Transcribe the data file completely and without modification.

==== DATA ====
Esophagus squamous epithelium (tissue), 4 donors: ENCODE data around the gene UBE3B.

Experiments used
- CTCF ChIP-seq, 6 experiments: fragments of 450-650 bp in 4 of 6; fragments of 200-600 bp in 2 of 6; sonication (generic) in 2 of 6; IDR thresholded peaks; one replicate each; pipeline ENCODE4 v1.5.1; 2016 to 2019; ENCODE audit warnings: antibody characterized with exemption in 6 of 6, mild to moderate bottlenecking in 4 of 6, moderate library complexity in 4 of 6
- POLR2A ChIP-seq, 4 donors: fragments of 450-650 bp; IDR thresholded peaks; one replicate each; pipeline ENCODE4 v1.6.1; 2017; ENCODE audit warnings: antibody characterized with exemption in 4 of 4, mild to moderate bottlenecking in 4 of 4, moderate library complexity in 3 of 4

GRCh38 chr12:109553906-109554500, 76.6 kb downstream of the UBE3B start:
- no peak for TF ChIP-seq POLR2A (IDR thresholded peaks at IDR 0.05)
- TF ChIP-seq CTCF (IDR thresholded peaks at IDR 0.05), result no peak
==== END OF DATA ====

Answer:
Esophagus squamous epithelium (tissue), 4 donors: ENCODE data around the gene UBE3B.

Experiments used
- CTCF ChIP-seq, 6 experiments: fragments of 450-650 bp in 4 of 6; fragments of 200-600 bp in 2 of 6; sonication (generic) in 2 of 6; IDR thresholded peaks; one replicate each; pipeline ENCODE4 v1.5.1; 2016 to 2019; ENCODE audit warnings: antibody characterized with exemption in 6 of 6, mild to moderate bottlenecking in 4 of 6, moderate library complexity in 4 of 6
- POLR2A ChIP-seq, 4 donors: fragments of 450-650 bp; IDR thresholded peaks; one replicate each; pipeline ENCODE4 v1.6.1; 2017; ENCODE audit warnings: antibody characterized with exemption in 4 of 4, mild to moderate bottlenecking in 4 of 4, moderate library complexity in 3 of 4

GRCh38 chr12:109553906-109554500, 76.6 kb downstream of the UBE3B start:
- no peak for TF ChIP-seq POLR2A (IDR thresholded peaks at IDR 0.05)
- TF ChIP-seq CTCF (IDR thresholded peaks at IDR 0.05), result no peak